Behind the Scenes
Sexual harassment Photo by Thinkstock.

Yes, the Fitness Industry Also Has Its Abusers of Power

The health club industry is not immune to sexual harassment issues, and now is the time to set up a no-tolerance policy and training if you haven't already.

During the past few months, men in positions of power within politics, the media, Hollywood, technology and other industries have faced accusations of sexual harassment. You may look at these accusations and wonder why those industries are so prone to these types of incidents, but don't be deceived; that type of behavior occurs in every industry—yes, even the fitness industry. You have to look no further than the allegations of sexual harassment and rape against Bikram Yoga founder Bikram Choudhury to see one example. 

If you are a woman, you have likely experienced sexual harassment at some point in your life—often more than once. It may have been when you were a babysitter for a family whose father said inappropriate things to you. It may have been when you worked as a camp counselor and the older male counselor did something inappropriate. It may have been when you started as a group exercise instructor and were asked to do something that made you feel uncomfortable at your audition for your first job. Maybe it was when you were a trainer and your director belittled you for your appearance. Or maybe it was just when you were walking down the street and were harassed by a man.

The common factor in all of these cases is that the person doing the harassing felt they were in the superior position and could use that position to belittle, harass or intimidate the other person.

The fitness industry still has a disproportionate number of male owners and men in upper management. Look at the top 10 clubs on the Top 100 Clubs list, and you'll see that the majority of them have a male owner, male CEO, male COO and male CFO. Look around at your own fitness facility. Although we are seeing more female owners and women moving into leadership roles, the majority of clubs still skew more toward men in ownership and upper management.

Not all men use their power to abuse those they oversee. But power can corrupt, especially those who feel powerless in other areas of their lives and use the one area they have gained power to compensate.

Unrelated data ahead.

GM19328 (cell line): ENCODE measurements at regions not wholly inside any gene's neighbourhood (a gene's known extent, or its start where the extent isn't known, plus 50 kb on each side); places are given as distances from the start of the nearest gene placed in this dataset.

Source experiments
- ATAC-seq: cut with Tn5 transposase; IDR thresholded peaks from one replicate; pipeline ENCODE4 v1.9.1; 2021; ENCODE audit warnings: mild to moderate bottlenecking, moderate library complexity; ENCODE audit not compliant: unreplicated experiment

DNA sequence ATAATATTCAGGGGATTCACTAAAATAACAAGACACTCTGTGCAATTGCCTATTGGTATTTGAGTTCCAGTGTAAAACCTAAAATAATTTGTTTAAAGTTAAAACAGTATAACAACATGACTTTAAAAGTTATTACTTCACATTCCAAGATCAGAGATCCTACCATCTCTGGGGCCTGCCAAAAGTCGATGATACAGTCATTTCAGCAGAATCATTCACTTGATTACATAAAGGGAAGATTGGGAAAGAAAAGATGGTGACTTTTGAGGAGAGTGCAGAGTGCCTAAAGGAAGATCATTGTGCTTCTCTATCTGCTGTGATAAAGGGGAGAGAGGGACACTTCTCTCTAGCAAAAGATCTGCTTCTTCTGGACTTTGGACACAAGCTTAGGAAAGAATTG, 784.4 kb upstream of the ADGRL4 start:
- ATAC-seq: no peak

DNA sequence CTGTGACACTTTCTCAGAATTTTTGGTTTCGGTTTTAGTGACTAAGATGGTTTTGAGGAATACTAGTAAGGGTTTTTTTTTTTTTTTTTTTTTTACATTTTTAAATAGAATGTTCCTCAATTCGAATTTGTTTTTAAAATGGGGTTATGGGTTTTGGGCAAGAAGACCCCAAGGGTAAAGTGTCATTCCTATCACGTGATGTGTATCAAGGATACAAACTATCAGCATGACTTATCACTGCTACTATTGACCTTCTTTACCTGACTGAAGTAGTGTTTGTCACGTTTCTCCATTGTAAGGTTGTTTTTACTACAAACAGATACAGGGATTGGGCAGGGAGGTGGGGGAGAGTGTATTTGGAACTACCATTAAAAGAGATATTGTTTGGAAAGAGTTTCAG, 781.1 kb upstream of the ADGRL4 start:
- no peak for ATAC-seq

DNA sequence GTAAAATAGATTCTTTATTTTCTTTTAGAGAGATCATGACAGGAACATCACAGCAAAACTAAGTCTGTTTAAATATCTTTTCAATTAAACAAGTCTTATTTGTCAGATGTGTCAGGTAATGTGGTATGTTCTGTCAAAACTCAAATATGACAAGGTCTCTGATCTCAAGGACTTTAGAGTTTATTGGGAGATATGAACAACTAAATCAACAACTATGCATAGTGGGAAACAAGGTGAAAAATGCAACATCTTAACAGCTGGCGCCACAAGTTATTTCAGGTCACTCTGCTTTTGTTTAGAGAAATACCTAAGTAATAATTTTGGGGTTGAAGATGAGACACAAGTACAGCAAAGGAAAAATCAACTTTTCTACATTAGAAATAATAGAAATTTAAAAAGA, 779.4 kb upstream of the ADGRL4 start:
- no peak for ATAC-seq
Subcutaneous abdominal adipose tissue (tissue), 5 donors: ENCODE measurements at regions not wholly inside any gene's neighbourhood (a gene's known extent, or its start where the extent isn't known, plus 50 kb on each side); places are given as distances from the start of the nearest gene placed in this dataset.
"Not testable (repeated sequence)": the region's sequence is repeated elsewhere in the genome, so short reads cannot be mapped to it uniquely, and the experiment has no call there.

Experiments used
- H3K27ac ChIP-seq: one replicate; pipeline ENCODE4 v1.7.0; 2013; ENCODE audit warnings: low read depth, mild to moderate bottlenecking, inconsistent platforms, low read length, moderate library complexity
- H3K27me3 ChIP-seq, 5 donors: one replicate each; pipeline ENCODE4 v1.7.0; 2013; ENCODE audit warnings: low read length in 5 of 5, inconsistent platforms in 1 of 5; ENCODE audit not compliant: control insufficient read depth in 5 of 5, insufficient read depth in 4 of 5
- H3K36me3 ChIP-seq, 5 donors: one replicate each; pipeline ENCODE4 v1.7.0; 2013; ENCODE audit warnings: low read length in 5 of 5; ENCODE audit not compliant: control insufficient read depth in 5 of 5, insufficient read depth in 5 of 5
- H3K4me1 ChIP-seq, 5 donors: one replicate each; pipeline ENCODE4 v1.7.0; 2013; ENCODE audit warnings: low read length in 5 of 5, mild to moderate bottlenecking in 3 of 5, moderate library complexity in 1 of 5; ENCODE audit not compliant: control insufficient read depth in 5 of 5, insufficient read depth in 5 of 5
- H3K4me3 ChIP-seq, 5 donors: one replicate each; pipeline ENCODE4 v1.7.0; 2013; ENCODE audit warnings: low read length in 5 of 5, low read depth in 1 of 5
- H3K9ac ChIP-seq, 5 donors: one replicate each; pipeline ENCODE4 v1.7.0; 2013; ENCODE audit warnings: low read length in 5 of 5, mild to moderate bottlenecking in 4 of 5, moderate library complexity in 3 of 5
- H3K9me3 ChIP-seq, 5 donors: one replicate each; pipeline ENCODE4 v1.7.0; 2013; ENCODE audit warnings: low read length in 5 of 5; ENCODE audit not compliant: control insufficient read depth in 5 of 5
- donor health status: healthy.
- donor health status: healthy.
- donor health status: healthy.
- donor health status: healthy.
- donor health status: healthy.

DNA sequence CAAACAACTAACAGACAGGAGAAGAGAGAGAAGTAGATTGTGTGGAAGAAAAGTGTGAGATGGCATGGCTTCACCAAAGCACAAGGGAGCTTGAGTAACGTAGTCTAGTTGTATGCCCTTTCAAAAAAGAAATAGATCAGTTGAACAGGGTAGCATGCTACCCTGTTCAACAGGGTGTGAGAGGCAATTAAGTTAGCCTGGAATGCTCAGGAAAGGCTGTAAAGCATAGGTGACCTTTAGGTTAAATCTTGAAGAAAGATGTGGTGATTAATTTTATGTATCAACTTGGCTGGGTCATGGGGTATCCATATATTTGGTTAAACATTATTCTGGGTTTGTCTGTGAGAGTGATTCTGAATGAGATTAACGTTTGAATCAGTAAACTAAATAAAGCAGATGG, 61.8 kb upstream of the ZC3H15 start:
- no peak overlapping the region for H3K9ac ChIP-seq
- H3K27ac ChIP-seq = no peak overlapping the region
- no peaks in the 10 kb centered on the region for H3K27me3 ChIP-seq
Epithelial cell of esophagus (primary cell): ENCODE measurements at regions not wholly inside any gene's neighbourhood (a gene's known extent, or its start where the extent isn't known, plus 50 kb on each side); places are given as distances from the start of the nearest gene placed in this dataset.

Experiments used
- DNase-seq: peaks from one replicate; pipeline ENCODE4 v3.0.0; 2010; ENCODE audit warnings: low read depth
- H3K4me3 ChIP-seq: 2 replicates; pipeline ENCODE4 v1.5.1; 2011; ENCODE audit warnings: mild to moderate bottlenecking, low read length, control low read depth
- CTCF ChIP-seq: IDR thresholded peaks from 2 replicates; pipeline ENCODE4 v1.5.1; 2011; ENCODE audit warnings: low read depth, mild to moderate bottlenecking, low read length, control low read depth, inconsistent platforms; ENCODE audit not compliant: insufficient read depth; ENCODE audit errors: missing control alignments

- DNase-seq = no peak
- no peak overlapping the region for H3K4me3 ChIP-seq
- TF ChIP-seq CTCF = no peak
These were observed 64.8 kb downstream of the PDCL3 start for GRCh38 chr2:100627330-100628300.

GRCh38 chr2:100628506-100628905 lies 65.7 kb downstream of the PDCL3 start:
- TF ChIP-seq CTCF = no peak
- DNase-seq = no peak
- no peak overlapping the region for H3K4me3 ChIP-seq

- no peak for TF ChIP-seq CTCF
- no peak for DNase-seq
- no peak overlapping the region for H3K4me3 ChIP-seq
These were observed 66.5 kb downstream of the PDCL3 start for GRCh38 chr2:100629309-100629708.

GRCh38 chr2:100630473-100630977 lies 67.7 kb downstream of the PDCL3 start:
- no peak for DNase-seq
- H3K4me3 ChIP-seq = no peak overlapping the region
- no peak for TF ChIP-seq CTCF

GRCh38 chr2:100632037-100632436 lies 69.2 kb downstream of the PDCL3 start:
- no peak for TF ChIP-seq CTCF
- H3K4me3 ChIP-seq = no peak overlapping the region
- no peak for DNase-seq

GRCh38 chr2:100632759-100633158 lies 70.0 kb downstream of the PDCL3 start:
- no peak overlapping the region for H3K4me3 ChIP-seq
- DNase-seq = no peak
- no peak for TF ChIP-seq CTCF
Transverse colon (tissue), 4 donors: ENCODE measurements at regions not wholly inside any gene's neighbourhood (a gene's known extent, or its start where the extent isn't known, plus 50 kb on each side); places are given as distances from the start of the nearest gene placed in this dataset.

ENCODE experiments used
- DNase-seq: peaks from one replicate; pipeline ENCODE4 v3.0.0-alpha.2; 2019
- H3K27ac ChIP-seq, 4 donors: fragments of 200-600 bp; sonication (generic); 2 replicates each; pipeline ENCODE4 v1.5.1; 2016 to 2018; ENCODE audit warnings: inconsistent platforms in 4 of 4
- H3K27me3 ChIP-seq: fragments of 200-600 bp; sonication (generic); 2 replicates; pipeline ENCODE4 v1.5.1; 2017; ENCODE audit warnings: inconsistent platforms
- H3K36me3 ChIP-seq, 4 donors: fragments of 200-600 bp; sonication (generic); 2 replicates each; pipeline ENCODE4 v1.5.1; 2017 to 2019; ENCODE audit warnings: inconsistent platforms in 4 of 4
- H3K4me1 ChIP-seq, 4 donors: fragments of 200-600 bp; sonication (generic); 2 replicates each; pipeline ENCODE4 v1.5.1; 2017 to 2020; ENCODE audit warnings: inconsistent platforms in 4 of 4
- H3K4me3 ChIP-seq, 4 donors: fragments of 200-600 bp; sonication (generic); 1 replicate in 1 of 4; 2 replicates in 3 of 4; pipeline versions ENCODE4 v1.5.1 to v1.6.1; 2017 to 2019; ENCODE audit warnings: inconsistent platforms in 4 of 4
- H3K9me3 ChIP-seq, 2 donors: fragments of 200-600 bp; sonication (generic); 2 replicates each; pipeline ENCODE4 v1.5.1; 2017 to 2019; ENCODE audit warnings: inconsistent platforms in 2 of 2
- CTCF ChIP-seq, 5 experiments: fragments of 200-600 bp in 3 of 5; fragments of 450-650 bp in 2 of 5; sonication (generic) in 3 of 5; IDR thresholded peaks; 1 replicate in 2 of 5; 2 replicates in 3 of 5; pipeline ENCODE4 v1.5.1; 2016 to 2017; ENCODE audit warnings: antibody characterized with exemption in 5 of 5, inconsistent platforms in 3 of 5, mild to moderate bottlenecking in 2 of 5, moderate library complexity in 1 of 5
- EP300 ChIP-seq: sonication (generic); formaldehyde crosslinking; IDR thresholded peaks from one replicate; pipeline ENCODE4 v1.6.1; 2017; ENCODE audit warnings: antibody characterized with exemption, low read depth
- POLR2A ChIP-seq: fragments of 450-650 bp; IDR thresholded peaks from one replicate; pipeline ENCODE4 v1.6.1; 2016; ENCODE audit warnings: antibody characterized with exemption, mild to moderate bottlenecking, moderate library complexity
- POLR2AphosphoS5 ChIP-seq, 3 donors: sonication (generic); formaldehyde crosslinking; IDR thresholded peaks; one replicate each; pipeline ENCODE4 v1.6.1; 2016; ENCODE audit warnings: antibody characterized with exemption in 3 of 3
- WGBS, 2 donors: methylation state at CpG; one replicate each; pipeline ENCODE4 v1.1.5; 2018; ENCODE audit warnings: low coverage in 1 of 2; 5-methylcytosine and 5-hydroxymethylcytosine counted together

The women who have spoken up in Hollywood, the media, politics and the tech industry are to be commended, but they are in industries that allow their voices to be heard more prominently.

Industries such as retail, food service and fitness employ a lot of women in lower paying jobs, so the fear of losing their job because of speaking out against their harassers can cause silence. Every woman must make up her own mind if she wants to share her story.

However, health club owners and operators must take a stand to show that they don't practice this abuse of power and won't stand for this abuse of power in their ranks. Here are a few things that you can do to help:

  • Set a good example. Treat your employees—male and female—with the respect that you would want someone treating your son or daughter.
  • Ensure you are giving women the same opportunity to advance into management as you give the men on your staff. People often hire and promote those they are most comfortable with and those they see as being closest to themselves. Perhaps it's time to change that and look to hire those who can offer something different from you as a balance.
  • Create mentorship programs where women who have advanced in your company can mentor younger women and empower them.  
  • Set up a no-tolerance policy for sexual harassment and a prevention training program. Your policy should share what sexual harassment is, that it is not acceptable at your facility, how to report it and how it will be addressed if it occurs. Ensure all of your employees and managers (and yourself) are aware of this policy and take this training on a yearly basis. And make sure this training encompasses interactions with members, which is another area of possible liability related to sexual harassment.
  • Be prepared in advance for how you will investigate claims of sexual harassment and what happens to the accused and the accuser during the investigation.
  • Talk to your lawyer and your insurance company about what else you should be doing.

 Share with us what you are doing to ensure that your employees and members are protected. 

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